Paul Wagstaff is the founder of Tyranny, a boutique web design and SEO business based in Melbourne.
Where did you get the idea for your business?
Tyranny was born out of my love for design. I had graduated from university and was working in a web development company, however, I felt as though I didn’t have enough creative control. When my contract ended at the company I was working at I decided to take a chance and start my own business which would not only design websites but also focus on marketing. I chose the name Tyranny as I wanted to be different and stand out from the rest. This has worked on many levels as it is a memorable name for customers and competitors alike.
When I began I felt the industry was overly complex and expensive for higher-end design work so I decided to create this myself, branching into the marketing and coding sides.
How did you get your business started?
It was a struggle for many years and I relied on word of mouth from my customers to gain continual work. I had another part-time job for many years, to pay the bills, and it was in 2010 that I decided to focus completely on my company. In the beginning, I was a sole trader with freelance work on the side. I relied on building a loyal customer base to gain further work. In, 2013 Tyranny converted from sole trader to a company and since then I have continued to develop and refine my business to be where it is today.
What lessons have you learned so far on your business journey?
Nothing comes easily and you have to work for it. I spent many years working from a home office to minimise costs and have put a lot of time and energy into growing my company to be what it is today. It is important to spend money and time on your marketing as this is often the difference between success and failure for many companies these days. Also, your company will not grow just because you are good at what you do. You need to get out there and network, market and sell your business!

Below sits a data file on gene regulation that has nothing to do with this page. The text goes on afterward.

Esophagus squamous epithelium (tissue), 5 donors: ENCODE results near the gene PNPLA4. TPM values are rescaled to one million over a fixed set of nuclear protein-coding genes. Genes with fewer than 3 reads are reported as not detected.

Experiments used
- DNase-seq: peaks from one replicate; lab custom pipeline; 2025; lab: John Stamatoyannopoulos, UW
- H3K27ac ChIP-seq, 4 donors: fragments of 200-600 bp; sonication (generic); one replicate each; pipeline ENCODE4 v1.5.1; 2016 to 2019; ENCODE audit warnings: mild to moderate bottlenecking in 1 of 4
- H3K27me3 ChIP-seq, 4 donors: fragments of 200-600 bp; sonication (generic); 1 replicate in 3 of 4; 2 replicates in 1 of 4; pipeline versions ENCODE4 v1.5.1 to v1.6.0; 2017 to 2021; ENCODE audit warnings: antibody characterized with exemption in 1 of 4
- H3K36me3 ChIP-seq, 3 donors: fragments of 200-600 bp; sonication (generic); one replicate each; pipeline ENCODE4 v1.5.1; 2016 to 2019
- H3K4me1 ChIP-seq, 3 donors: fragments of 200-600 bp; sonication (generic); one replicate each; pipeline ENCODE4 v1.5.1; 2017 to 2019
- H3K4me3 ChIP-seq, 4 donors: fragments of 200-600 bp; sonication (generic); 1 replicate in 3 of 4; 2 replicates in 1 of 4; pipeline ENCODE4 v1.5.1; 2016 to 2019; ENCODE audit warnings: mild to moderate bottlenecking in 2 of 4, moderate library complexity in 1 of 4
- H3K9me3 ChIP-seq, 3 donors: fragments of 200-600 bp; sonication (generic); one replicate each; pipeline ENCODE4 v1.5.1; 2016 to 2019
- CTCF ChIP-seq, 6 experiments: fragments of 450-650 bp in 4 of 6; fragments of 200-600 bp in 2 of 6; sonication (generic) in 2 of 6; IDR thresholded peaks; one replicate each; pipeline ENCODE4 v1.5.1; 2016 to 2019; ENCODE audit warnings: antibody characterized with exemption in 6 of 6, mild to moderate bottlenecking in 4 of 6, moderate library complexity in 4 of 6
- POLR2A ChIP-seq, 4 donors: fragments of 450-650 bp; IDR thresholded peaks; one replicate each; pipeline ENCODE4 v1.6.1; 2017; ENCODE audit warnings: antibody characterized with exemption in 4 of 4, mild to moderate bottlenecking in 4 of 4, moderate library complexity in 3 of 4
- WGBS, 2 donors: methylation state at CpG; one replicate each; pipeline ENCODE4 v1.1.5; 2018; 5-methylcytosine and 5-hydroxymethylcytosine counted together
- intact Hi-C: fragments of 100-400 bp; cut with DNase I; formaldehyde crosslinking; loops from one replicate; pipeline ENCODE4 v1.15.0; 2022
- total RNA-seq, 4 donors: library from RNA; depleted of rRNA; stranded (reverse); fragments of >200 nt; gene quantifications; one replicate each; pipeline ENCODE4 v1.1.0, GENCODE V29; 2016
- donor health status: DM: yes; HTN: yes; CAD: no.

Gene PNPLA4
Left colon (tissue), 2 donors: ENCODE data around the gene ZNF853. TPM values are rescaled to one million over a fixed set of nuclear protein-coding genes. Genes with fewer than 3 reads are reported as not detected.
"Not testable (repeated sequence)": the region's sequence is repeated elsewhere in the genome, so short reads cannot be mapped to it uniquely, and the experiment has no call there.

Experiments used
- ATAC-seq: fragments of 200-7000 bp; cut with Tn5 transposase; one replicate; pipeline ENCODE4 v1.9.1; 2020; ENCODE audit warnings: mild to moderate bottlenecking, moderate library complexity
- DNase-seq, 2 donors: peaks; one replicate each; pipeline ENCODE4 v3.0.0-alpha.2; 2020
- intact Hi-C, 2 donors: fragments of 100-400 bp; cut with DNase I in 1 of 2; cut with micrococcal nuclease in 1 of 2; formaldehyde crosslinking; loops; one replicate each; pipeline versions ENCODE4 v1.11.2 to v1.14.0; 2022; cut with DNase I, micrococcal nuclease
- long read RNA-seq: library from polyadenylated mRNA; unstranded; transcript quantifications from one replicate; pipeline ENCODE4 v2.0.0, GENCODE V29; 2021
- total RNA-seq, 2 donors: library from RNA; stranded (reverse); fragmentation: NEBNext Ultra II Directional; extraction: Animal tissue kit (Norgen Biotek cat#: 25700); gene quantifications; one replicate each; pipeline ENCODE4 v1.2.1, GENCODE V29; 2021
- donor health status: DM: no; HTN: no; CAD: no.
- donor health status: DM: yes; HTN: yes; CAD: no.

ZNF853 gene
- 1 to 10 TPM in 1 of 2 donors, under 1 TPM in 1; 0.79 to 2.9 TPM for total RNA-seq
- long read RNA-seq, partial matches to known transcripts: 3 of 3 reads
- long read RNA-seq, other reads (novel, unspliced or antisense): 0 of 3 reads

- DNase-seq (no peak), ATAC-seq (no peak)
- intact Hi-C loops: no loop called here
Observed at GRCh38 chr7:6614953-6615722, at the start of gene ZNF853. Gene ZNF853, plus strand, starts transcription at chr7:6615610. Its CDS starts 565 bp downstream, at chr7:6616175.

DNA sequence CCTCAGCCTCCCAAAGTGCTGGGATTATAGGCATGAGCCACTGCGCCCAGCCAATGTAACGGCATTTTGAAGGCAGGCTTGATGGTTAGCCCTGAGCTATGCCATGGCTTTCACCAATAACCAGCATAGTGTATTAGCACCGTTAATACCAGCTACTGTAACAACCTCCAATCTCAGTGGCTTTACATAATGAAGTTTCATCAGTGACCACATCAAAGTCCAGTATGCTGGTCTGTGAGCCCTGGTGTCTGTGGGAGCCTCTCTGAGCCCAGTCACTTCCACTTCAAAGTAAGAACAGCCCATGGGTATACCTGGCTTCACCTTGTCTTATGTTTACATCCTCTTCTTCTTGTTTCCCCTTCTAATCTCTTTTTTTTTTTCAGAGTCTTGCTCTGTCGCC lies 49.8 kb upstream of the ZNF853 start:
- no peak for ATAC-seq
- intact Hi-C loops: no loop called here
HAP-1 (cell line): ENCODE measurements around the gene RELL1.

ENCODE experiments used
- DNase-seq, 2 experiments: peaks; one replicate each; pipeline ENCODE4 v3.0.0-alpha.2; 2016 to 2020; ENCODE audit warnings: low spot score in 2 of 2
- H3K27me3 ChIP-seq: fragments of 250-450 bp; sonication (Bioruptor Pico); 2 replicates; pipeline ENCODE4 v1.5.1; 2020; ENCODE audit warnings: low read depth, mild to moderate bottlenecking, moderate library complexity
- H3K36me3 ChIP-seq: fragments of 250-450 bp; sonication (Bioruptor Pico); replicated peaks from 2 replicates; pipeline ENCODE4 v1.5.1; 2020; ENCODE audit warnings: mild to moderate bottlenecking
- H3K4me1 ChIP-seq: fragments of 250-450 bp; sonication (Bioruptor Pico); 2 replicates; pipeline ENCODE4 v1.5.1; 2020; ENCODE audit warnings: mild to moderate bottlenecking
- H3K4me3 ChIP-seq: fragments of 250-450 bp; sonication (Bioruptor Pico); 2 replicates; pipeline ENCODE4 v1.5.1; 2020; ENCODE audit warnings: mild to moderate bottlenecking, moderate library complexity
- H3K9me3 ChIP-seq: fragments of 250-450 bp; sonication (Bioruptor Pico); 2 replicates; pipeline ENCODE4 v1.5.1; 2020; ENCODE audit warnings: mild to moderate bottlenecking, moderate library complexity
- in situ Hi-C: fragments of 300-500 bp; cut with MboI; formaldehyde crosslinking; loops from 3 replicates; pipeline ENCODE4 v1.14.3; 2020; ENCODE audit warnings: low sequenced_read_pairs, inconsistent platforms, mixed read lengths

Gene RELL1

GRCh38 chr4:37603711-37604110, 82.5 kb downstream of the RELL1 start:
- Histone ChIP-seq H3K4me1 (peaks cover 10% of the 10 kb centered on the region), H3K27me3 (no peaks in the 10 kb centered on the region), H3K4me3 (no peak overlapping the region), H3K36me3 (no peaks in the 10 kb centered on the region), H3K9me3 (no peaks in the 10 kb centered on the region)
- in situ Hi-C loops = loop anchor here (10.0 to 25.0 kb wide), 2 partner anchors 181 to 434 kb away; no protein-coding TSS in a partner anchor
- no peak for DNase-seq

How important for you has it been to have a mentor?
I have been lucky enough to meet some very inspiring people along my journey, however, I have never had a mentor. If you, like I, are unable to do this then there are other ways you can gather advice and support. I joined a BMI and was able to network and meet other like-minded individuals. Also, Google holds events that you can attend and develop your skills.
What are your top three tips for starting a business?
1. Think about what your customer base needs. What is your niche market? Market to this customer base. Create good, original content and post it out constantly.
2. Have a unique selling point. You need something original that people would love to pay extra for.
3. Marketing, marketing, marketing! I have seen many fabulous ideas fail as they neglected to do marketing.
Paul Wagner is a graduate of the RMIT Bachelor of Arts (Multimedia), 2004.
"Nothing comes easily and you have to work for it. I spent many years working from a home office to minimise costs and have put a lot of time and energy into growing my company to be what it is today." - Paul Wagstaff